Greetings from the southern hemisphere! My name is Hanne Nielsen, and I am a PhD candidate at the Institute for Marine and Antarctic Studies in Hobart, Tasmania. The Antarctic part is what I’ll be focussing on during my week of curation here at WeTheHums. Despite the continent being designated as a place for ‘peace and science’ by the Antarctic Treaty, there are a whole range of exciting humanities and social sciences projects going on down south, and that is what we will explore over the coming week.
These days my research is focussed on the ends of the earth, but that wasn’t always the case. I graduated with a BA (Hons) in German Literature from the University of Auckland, and it wasn’t until a travel mishap later that year that I started to turn my attentions south. Getting appendicitis reminded me of the tale of the Russian doctor who removed his own appendix in the Antarctic winter, and I had heard that subsequent expeditioners had to have theirs removed to avoid a repeat. In that case, surely I was now well qualified to join such an expedition - I decided right then that I would head south.
How does a literature major convince a national Antarctic program to send her to “the Ice”? Apply for a place on the Postgraduate Certificate of Antarctic Studies course at the University of Canterbury, and write about a German play that is set in Antarctica, of course. Ever since that first trip I have been hooked, both by the landscape and by the cultural representations of the place. I wrote my Masters thesis about representations of Antarctica in the theatre, then embarked on my PhD, where the focus is on representations of Antarctica in advertising.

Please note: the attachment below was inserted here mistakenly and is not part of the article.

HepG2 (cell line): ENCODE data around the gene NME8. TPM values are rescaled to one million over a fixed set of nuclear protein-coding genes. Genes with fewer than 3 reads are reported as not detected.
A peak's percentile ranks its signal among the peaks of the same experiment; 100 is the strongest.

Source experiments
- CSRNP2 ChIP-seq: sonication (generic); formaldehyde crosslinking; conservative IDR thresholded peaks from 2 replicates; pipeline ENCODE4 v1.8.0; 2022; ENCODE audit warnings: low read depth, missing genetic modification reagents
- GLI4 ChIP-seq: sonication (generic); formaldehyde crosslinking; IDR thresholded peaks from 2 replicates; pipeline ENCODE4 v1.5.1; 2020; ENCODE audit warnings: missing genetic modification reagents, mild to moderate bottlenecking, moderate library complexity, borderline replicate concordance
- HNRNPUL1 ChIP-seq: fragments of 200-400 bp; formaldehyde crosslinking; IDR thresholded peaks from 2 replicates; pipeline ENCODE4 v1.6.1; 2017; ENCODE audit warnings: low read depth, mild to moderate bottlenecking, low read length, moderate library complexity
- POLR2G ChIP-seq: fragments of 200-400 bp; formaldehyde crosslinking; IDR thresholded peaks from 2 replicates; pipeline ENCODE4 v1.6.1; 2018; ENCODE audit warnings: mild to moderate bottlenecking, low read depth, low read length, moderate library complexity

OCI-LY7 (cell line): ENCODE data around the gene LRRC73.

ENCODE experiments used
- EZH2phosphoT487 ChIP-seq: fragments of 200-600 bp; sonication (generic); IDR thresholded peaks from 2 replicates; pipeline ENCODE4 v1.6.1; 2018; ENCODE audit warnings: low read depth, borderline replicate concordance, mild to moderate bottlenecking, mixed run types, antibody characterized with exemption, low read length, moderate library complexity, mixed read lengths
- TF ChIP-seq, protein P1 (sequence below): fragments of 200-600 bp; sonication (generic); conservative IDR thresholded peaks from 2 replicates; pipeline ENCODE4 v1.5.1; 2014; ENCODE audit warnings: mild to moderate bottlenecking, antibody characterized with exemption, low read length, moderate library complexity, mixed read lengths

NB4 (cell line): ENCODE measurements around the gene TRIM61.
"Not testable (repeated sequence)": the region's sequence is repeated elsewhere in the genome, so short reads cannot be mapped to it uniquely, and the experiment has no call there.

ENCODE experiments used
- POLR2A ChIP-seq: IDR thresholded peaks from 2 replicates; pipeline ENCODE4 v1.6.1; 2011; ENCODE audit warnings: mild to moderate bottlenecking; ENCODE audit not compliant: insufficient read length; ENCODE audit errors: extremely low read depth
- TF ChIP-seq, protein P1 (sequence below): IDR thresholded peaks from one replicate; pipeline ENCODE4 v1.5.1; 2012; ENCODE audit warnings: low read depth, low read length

In Antarctic studies acronyms are rife, and that is the case when it comes to the research group I am involved in. The Humanities and Social Sciences Expert Group(HASSEG) comes under the auspices of the Scientific Committee on Antarctic Research (SCAR), which is part of the Antarctic Treaty System (ATS). Looking at Antarctica from a humanities perspective is a relatively new development, so it’s an exciting time to be involved in the field. I’ll be keeping acronyms to a minimum, but these three are handy to know – otherwise the titles are 140 characters in themselves!
The city of Hobart is about as close to Antarctica as you can get, short of hopping on a ship that is iceward bound. I’ve done that a few times too, working as a lecturer on board Antarctic cruise ships during the summer (November to February for us Antipodeans!) Tourism is another issue we can discuss, along with aspects of Antarctic history, culture, and – my favourite – representations of the place. I look forward to sharing my passion with the icy continent over the coming week!
Institute of Marine and Antarctic Studies
Humanities & Social Sciences Expert Group